On April 20, former Minneapolis police officer Derek Chauvin was found guilty of second- and third-degree murder as well as second-degree manslaughter in his case involving George Floyd.
Floyd died in May 2020 after Chauvin placed his knee on Floyd's neck for more than nine minutes while he pleaded, "I can't breathe."
The maximum sentence for second-degree unintentional murder is imprisonment of not more than 40 years. The maximum sentence for third-degree murder is imprisonment of not more than 25 years. The maximum sentence for second-degree manslaughter is 10 years and/or $20,000. The actual sentences may be much lower, though, because Chauvin has no prior convictions.
Chauvin's bail was revoked; he was handcuffed in the courtroom and taken into custody by the Hennepin County sheriff's office.
Pro-LGBTQ organizations and individuals reacted to the verdict.
Chicago Mayor Lori Lightfoot said in a statement, "In May of 2020, I saw the harrowing footage of George Floyd's life being extinguished beneath Derek Chauvin's knee, and I cried. I said then and I say now, being Black in America cannot be a death sentence. I join my fellow Chicagoans, Americans, and human beings across the world as justice is being served in Minneapolis today. A jury of his peers listened to the evidence presented by both sides and came to the only reasonable verdict based on the overwhelming evidence presented by the prosecution.
"I want to commend the jury, the prosecution and the people of Minnesota for their invaluable work to hold Mr. Chauvin accountable for his crimes. George Floyd's death sparked a pivotal movement for Americans fighting to end systematic racism. Today marks a moment where future generations can look back and see that we as a nation came together and rightfully demanded justice and accountability. And justice was served. Let us pray that the Lord continues to watch over George Floyd's family and loved ones. Pray for peace as we continue on our journey towards a more just and equitable world."
Illinois Gov. JB Pritzker said in a separate statement: "No courtroom can ever replace a life, but it can and should deliver justice. Today, the jury in Derek Chauvin's murder trial honored that truth.
"My heart goes out to the family of George Floyd, who deserve to have him alive today. I'm also thinking of all our Black communities and other communities of color who see their children or their parents or themselves in George Floyd, and Daunte Wright, and Adam Toledo, and Breonna Taylor, and Laquan McDonald.
"This verdict marks an important milestone on the journey to justice, but the fullest measure of progress is how we deliver accountability, safety and meaningful change.
Illinois state Sen. Mike Simmonsthe first Black gay man in this political positionsaid, "Justice is broad and systemic, and this verdict tells us that the system must change from the ground up. George Floyd was executed on camera in a matter of minutes. His daughter will never see him again. Derek Chauvin has had many months and more of due process, all while communities across the country anxiously awaited this decision, not at all confident that Chauvin would face consequences even in light of the fact that his crime was caught on film.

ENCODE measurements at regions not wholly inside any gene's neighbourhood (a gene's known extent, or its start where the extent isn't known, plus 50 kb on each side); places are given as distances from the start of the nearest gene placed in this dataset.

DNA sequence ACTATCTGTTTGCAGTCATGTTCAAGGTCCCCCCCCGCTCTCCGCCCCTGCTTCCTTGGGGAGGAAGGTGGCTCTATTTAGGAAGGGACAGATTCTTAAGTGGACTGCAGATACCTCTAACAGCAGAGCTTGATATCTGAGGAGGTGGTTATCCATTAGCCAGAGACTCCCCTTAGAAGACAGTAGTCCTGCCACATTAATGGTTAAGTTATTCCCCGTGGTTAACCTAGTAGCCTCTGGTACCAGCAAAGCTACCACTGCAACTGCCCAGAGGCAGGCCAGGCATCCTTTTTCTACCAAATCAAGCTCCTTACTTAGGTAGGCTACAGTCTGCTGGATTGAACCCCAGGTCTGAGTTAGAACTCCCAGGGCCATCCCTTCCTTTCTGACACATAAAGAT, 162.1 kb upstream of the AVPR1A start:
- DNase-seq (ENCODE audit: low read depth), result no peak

"That this was in doubt, that we feel relieved that there will be consequences, speaks to how much the system needs changing. Chauvin is one officer whose misconduct will be punished. This must cease to be the exception, or more Black lives will be routinely taken from us."
LGBTQ Victory Fund and LGBTQ Victory Institute issued a statement: "We are relieved that George Floyd's killer was convicted for his actions, but this is one trial for one murder. True justice would be George Floyd returning home to his family last May and an erasure of the trauma caused by his death.
"True justice is an end to police killings of Black and Brown people and a national commitment to end systemic racism and white supremacy. But this is a step toward justice, and history proves these steps cannot be taken for granted. George Floyd has ignited a movement that continues to inspire and has forced many to look at themselves, and their country, more critically. Today is a stepone of many neededon the long road to true justice for Black Americans."
Human Rights Campaign President Alphonso David said, "Today, humanity won over indifference. This verdict will not bring George Floyd back, but it does hold one officer accountable for the killing of one Black person. George Floyd's story has inspired a movement around the world for racial justice.
"While we welcome exercising police accountability as a crucial step towards dismantling abusive, discriminatory policing, we also know that there is more work to be done to protect all Black lives. We should take a solemn moment to grieve with the Floyd family, as we pursue the systemic change necessary to end police killings of Black people and to remove the structures that support white supremacy from our society once and for all."
GLAAD President and CEO Sarah Kate Ellis stated, "The verdicts convicting Derek Chauvin deliver some accountability for his actions. They now must lead us toward greater safety and trust, especially for Black people, queer people of color and transgender people and youth who are disproportionately at risk of harassment, discrimination and violence, including violence by police. The deaths of George Floyd, Daunte Wright, Breonna Taylor, Adam Toledo and far too many others must motivate urgent change to address racial bias and prevent deadly force."